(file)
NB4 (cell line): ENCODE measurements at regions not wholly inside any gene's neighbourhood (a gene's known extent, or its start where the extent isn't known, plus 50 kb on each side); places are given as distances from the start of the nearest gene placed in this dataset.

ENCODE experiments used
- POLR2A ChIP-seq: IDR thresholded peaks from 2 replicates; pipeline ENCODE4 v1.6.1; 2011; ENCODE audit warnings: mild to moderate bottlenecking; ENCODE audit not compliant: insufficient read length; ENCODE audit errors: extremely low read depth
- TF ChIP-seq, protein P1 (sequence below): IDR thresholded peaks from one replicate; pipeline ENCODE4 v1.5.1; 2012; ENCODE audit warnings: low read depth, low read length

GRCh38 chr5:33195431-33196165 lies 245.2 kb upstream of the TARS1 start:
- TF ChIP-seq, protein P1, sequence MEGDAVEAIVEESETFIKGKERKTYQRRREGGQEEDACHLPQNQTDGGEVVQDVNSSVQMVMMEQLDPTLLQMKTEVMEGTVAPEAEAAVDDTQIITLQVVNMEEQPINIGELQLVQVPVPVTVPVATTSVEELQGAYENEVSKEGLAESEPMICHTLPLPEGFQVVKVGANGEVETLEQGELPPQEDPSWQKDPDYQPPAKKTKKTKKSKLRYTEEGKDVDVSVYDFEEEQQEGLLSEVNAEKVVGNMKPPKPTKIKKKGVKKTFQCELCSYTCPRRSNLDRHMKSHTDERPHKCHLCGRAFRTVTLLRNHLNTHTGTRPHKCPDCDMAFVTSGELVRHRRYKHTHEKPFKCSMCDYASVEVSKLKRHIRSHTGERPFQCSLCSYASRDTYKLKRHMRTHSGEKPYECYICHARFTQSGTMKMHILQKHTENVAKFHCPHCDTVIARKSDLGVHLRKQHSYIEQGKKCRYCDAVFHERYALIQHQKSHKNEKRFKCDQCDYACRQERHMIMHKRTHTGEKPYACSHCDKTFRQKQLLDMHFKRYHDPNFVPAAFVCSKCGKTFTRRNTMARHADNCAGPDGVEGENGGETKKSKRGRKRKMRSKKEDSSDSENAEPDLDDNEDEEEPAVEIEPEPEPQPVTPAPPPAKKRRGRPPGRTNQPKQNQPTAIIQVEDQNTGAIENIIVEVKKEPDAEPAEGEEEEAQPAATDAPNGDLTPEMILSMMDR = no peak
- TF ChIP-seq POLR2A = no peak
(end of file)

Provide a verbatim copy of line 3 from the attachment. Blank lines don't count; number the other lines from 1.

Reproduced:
- POLR2A ChIP-seq: IDR thresholded peaks from 2 replicates; pipeline ENCODE4 v1.6.1; 2011; ENCODE audit warnings: mild to moderate bottlenecking; ENCODE audit not compliant: insufficient read length; ENCODE audit errors: extremely low read depth